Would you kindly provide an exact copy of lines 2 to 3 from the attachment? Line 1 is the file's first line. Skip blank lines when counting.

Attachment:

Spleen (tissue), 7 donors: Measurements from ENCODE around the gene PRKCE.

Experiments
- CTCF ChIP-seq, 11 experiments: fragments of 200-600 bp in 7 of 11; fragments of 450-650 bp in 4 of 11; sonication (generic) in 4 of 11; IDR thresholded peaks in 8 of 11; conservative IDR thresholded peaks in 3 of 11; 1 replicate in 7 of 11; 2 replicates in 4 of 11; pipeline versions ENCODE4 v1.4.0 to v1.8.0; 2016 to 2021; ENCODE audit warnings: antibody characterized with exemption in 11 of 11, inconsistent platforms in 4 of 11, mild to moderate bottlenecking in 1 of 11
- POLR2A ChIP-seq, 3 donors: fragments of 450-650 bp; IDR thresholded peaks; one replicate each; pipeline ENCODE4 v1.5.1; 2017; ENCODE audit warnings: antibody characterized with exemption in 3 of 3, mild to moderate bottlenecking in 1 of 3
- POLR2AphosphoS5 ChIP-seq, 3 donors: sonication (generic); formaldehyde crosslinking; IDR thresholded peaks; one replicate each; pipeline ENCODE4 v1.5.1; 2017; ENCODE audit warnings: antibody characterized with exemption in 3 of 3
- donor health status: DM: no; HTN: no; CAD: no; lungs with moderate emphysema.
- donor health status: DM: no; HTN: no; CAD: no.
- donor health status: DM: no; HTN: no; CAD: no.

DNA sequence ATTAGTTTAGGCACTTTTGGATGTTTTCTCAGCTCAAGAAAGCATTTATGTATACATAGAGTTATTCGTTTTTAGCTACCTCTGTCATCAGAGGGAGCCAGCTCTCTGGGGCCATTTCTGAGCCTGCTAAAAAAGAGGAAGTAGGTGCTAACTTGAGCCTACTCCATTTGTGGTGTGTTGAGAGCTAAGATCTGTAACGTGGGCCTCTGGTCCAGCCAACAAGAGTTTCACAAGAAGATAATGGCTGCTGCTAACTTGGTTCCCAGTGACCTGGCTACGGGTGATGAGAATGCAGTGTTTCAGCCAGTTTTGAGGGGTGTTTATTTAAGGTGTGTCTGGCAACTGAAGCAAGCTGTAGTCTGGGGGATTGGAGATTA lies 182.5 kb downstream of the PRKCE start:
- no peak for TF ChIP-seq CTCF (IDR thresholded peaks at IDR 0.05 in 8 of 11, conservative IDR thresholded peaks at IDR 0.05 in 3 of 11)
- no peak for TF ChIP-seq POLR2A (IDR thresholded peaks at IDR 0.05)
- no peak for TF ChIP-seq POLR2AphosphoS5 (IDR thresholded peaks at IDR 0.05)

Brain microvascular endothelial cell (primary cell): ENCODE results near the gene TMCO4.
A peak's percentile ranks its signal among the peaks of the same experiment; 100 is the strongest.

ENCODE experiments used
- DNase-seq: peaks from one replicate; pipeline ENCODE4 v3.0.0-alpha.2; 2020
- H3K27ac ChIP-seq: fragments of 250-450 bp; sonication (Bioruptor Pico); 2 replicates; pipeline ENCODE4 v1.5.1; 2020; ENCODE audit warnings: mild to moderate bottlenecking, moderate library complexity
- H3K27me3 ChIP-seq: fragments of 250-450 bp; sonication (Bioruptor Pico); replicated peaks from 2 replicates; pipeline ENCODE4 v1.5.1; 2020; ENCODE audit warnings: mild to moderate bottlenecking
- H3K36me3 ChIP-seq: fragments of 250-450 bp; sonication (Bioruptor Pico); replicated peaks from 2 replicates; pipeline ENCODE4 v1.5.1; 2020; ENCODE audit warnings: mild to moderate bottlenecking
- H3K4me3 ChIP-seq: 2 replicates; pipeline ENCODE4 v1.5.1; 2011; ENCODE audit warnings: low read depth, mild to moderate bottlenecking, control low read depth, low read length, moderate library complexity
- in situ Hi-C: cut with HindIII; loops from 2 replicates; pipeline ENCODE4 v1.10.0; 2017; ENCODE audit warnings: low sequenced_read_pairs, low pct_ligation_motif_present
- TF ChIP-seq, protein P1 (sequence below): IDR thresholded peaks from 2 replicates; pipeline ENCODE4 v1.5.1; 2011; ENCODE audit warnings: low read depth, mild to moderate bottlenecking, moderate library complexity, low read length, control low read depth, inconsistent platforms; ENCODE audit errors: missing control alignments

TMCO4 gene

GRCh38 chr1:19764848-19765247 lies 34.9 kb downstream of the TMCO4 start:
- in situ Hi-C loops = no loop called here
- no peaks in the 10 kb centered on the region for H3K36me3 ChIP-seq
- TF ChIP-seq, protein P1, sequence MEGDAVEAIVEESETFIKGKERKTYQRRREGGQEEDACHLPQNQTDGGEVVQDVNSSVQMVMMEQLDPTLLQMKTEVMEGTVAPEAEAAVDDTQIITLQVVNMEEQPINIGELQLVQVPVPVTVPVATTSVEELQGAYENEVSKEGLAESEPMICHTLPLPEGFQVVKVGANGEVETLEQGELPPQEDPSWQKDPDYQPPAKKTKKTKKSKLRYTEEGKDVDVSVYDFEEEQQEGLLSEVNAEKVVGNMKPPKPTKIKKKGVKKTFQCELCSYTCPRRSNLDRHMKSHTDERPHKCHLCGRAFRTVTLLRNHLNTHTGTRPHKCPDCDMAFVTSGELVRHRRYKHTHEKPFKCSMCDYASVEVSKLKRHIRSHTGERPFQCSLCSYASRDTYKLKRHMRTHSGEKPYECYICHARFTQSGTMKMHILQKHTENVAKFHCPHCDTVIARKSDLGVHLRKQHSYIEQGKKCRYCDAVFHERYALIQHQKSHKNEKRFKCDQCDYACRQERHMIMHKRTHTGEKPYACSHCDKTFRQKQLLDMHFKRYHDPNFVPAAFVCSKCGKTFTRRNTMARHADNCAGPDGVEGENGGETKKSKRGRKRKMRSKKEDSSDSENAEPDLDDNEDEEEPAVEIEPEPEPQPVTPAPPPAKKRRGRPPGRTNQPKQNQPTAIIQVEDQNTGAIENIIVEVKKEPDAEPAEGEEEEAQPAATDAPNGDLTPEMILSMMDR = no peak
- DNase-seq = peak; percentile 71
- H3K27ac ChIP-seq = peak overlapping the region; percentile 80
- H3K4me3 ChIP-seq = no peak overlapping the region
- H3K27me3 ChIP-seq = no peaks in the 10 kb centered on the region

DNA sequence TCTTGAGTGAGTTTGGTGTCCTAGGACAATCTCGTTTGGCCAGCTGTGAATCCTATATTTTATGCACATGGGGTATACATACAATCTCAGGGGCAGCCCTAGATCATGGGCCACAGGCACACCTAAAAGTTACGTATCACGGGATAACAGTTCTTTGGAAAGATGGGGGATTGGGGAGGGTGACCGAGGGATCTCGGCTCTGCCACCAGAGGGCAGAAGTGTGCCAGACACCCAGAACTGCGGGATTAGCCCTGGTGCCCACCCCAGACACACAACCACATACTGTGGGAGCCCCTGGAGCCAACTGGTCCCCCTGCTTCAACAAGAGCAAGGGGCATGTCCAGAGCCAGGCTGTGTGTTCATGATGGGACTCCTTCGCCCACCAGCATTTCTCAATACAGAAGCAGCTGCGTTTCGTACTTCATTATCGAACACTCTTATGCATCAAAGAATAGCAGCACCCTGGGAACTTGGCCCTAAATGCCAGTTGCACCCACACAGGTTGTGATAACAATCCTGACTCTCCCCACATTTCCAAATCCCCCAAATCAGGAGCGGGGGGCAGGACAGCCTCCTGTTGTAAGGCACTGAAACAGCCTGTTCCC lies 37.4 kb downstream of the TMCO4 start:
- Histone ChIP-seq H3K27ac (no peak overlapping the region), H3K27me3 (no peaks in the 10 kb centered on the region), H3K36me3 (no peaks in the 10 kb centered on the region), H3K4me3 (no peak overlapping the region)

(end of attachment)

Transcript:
Experiments
- CTCF ChIP-seq, 11 experiments: fragments of 200-600 bp in 7 of 11; fragments of 450-650 bp in 4 of 11; sonication (generic) in 4 of 11; IDR thresholded peaks in 8 of 11; conservative IDR thresholded peaks in 3 of 11; 1 replicate in 7 of 11; 2 replicates in 4 of 11; pipeline versions ENCODE4 v1.4.0 to v1.8.0; 2016 to 2021; ENCODE audit warnings: antibody characterized with exemption in 11 of 11, inconsistent platforms in 4 of 11, mild to moderate bottlenecking in 1 of 11